As soon as scammers use up one trick to get your money, they're onto a new one.
We all know how this works.
These scammers use robocalls calls and spoofing to trick you.
And for a while they were mostly claiming to be from the IRS.
But now they are pretending to be from the Social Security Administration - and they want your nine-digit number.
"We just suspended your social security number because we found some suspicious activity."
This is the message being left on many people's phones.
Teresa Jensen received the alarming voicemail once a week.
At first, she dismissed it as a scam.
But then after repeated calls multiple times a day, she got worried and decided to call the number back.
"A representative with an accent answered the phone," she says.
"I asked him first - 'Where are you guys located?' And he said the Social Security Administration and I asked, 'Where in California?' and he just immediately hung up."
Dozens of Action News viewers sent us their screenshots of the exact message left by scammers calling from different numbers.
So far, the Federal Trade Commission has received more than 76,000 reports of social security impostors, resulting in $19 million in losses.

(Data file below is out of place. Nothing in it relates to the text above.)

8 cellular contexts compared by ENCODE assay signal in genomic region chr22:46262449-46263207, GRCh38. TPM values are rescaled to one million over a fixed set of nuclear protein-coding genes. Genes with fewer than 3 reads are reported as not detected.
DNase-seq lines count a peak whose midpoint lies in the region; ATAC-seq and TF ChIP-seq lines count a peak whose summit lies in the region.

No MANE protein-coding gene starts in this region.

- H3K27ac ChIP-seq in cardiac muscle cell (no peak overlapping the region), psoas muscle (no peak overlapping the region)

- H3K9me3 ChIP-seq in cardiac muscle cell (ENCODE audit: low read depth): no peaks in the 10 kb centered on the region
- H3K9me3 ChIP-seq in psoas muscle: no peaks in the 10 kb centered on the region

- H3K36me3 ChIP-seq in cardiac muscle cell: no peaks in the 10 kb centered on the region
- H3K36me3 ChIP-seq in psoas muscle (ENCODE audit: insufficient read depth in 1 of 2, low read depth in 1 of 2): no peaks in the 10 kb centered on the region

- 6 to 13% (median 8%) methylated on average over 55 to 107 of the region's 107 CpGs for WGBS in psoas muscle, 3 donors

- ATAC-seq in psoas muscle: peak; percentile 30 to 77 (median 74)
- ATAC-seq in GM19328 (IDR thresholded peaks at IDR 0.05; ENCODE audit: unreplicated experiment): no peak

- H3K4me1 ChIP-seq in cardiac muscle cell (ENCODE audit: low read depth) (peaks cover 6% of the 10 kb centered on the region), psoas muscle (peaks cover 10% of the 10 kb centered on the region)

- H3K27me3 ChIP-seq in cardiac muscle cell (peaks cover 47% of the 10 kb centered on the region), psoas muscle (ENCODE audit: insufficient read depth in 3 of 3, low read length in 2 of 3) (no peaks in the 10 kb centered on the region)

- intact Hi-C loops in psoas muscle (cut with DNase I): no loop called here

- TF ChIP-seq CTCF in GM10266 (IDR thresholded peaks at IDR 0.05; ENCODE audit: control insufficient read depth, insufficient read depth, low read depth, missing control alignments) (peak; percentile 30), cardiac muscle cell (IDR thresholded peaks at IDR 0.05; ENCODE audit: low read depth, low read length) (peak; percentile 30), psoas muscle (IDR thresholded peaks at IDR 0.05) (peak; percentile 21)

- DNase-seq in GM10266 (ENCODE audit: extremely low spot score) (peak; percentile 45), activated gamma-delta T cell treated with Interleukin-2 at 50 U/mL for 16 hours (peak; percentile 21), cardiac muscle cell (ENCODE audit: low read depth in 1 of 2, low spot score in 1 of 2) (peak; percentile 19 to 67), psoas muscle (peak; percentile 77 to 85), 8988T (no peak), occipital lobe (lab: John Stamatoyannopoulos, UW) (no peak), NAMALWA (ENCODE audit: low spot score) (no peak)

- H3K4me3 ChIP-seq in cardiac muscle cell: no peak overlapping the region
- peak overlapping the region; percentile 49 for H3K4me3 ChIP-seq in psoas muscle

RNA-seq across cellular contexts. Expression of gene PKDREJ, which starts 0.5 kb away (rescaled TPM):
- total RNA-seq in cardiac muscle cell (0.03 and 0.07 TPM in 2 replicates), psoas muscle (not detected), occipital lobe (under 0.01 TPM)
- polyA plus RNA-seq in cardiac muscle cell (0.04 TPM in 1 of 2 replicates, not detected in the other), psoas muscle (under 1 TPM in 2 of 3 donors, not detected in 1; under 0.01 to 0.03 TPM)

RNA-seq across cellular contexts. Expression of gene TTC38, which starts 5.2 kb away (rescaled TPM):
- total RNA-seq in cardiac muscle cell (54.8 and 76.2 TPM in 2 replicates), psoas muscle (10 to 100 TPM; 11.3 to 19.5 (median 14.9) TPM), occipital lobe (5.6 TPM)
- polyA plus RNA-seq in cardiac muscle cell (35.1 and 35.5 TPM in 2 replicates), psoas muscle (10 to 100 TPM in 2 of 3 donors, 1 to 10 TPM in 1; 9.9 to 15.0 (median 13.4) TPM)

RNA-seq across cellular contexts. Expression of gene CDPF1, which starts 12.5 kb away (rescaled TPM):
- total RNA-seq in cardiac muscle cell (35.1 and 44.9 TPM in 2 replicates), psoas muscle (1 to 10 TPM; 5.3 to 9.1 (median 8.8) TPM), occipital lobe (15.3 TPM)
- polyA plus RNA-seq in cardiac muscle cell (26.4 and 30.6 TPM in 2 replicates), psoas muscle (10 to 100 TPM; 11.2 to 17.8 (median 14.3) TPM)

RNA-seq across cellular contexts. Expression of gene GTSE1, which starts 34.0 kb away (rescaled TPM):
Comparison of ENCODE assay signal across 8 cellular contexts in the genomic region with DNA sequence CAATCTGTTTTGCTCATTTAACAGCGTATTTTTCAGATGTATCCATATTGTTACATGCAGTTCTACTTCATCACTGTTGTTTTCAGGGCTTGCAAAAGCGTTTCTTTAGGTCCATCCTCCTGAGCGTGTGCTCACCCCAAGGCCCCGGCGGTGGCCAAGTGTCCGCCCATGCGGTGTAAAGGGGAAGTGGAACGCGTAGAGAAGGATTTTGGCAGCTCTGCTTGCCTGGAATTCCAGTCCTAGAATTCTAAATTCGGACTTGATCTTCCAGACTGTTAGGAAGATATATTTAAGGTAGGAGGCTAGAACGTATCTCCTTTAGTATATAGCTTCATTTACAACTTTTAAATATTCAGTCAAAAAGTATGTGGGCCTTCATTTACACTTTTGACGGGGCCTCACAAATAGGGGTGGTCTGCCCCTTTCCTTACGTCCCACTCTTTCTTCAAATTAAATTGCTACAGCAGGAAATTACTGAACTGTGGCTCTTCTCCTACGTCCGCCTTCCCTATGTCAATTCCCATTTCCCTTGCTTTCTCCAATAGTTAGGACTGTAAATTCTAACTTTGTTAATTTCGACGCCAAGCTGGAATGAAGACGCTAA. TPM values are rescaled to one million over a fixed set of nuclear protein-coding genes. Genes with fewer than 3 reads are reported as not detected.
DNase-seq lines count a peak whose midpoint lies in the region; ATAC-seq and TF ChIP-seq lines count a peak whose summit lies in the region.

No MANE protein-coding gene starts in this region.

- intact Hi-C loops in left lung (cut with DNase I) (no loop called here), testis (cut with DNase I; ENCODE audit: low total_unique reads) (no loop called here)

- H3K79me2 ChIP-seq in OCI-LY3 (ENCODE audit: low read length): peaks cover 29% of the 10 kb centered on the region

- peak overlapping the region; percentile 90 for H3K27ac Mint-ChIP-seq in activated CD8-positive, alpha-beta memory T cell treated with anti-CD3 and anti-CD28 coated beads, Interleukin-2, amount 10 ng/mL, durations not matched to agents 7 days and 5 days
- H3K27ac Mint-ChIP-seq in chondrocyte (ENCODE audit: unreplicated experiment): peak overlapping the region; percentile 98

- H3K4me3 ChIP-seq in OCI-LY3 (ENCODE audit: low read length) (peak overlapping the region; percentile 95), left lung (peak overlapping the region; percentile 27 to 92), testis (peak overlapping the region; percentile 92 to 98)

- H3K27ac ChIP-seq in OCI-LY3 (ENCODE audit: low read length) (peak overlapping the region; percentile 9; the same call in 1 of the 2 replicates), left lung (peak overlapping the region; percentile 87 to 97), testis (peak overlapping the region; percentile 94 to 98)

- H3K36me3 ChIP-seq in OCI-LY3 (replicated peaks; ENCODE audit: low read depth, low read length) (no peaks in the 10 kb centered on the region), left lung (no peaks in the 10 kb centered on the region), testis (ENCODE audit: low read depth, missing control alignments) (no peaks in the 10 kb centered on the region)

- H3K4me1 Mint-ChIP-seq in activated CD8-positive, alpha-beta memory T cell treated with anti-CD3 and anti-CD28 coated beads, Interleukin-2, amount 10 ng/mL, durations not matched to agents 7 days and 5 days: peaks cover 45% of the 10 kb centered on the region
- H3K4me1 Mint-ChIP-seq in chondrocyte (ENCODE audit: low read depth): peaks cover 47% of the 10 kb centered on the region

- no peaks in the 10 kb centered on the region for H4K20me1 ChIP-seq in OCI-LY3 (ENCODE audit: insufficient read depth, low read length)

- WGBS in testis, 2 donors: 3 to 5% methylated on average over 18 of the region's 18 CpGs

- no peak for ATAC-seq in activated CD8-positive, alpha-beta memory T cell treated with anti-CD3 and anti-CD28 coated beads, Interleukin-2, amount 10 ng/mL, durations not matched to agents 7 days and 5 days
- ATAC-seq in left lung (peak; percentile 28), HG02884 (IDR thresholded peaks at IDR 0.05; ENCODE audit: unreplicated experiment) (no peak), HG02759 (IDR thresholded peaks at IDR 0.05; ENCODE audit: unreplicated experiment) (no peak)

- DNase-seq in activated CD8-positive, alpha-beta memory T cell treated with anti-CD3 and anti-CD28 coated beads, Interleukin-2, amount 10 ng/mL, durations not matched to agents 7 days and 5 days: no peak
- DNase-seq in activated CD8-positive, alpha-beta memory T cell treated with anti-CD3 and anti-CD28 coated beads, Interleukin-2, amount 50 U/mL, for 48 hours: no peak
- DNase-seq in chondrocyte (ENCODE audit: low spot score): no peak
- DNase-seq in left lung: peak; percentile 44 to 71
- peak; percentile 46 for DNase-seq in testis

Some of those calls are from people in the Central Valley.
"I've been told that this year alone, we've had 159 complaints in the 11 counties that we serve. That's a lot just from that one scam," says Clayton Alexander of the Better Business Bureau.
Authorities say these are some tips to keep in mind.
Know your social security number is not going to be suspended.
Also, the SSA will never call and ask you for your number.
Plus, whatever you do, do not confirm the last four digits of your social to anyone who calls.
And remember, if someone asks you to wire money, pay with a gift card or send cash, that person is a scammer, which is a sign to hang up the phone before you too become the victim of identity theft.
If you have gotten this call and gave your social security number out, you can go here to to file a report or call: 1-800-772-1213